Note: The following post is written by Graham Oppy and posted with his permission.
Suppose I wanted to learn all about quantum gravity, starting from a position of total ignorance. How likely is it that there is a book that physicists could recommend to me that I could read, and that would give me the knowledge that I’d like to have? On the one hand, I have to be able to understand the book; on the other hand, the book has to be sufficiently sophisticated for me to acquire genuine knowledge from it.
Perhaps some scientists think that there must be pop philosophy of religion books that play the same kind of role that is played by pop science books. But, in my view, you can’t come to a genuine knowledge of the science simply by reading pop science books. (And this despite the fact that there are pretty uncontroversial results in science. Sure, you can get a nodding acquaintance with results from pop science books; but this does not mean that you have a genuine understanding of the science.)No doubt my opinion is warped by my views about reason and argument: I think that even most professional philosophers of religion don’t really understand how to assess arguments and how to evaluate the rationality of the beliefs of those with whom one vehemently disagrees. (If you are interested in a topic in philosophy of religion, you almost certainly don’t want arguments; what you want to know about is the relevant evidence and the range of best competing theories. In order to make use of this knowledge, you don’t need to know anything about arguments; rather, you need to know how to weigh the theoretical virtues of competing theories.)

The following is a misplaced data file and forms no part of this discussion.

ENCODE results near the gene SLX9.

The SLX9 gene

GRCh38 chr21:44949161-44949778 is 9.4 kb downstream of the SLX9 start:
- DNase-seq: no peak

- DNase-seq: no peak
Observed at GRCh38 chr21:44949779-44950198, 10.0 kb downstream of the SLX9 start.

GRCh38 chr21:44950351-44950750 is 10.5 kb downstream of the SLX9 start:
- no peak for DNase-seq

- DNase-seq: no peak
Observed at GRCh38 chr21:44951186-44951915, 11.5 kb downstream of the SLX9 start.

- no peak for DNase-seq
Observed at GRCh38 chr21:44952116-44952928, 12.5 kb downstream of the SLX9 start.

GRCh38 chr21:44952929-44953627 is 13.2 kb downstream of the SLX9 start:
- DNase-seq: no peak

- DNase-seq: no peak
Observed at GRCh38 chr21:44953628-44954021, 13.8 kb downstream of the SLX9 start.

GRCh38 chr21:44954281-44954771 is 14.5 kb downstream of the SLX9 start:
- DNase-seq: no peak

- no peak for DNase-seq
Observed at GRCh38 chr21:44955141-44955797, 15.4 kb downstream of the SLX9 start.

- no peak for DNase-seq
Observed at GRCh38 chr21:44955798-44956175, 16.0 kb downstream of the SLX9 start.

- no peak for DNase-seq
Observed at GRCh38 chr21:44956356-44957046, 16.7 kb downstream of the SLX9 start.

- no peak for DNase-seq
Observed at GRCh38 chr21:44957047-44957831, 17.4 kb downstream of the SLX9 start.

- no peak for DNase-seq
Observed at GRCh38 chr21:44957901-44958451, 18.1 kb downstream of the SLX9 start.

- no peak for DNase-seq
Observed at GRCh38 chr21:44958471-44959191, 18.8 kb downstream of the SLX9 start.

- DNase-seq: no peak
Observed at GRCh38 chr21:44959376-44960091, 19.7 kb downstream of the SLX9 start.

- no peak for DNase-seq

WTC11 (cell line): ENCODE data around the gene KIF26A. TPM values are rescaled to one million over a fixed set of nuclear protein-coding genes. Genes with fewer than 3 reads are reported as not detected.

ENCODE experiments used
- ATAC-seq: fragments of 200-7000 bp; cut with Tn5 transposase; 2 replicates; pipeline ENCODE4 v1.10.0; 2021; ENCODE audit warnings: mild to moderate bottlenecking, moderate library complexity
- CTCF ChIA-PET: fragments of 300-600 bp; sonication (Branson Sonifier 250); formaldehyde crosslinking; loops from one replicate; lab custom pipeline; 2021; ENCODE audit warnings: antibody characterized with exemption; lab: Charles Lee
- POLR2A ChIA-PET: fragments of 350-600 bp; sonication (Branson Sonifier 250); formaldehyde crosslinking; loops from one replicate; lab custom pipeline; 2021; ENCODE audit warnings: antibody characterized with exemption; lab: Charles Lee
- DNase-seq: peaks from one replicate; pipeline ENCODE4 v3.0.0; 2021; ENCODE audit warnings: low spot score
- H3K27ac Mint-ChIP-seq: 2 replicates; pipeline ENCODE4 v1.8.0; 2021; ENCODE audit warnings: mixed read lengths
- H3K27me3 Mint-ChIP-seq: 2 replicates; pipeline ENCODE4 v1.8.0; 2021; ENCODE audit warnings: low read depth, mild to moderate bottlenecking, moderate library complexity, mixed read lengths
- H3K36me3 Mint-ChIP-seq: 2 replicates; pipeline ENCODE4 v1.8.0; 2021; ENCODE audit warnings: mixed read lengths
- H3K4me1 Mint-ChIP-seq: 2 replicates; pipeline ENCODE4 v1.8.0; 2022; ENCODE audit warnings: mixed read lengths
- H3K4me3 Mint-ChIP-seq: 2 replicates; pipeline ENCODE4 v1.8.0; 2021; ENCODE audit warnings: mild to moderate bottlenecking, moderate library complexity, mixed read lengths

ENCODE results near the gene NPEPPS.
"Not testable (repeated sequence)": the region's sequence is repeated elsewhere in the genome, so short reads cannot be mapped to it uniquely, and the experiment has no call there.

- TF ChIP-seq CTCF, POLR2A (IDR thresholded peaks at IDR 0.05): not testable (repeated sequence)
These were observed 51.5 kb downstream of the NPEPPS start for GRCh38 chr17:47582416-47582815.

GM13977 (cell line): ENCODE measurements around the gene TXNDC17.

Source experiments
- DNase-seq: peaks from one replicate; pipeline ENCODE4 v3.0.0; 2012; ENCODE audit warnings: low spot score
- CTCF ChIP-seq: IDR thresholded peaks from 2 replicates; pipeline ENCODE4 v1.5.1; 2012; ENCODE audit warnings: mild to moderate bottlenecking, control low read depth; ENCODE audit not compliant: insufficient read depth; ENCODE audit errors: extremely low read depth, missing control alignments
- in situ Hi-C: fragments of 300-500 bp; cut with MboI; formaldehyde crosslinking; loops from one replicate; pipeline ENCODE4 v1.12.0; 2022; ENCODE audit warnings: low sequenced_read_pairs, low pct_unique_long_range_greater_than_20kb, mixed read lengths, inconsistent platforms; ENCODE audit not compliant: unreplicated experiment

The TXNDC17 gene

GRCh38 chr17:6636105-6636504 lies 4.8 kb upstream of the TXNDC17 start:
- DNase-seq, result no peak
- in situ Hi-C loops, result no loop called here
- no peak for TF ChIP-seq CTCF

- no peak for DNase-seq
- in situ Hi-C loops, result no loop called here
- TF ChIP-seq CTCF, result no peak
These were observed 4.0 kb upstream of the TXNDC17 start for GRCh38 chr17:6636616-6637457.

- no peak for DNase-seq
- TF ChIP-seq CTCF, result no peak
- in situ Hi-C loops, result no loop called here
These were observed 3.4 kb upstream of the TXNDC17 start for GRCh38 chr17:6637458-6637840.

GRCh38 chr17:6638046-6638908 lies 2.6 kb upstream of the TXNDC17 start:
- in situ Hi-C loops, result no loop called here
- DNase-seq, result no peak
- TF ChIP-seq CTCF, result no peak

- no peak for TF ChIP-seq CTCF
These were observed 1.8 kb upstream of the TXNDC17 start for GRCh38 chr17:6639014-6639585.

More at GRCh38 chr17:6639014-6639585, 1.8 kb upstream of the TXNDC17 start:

Despite what many well-known scientists (and philosophers) claim, there really is such a thing as expertise in philosophy of religion.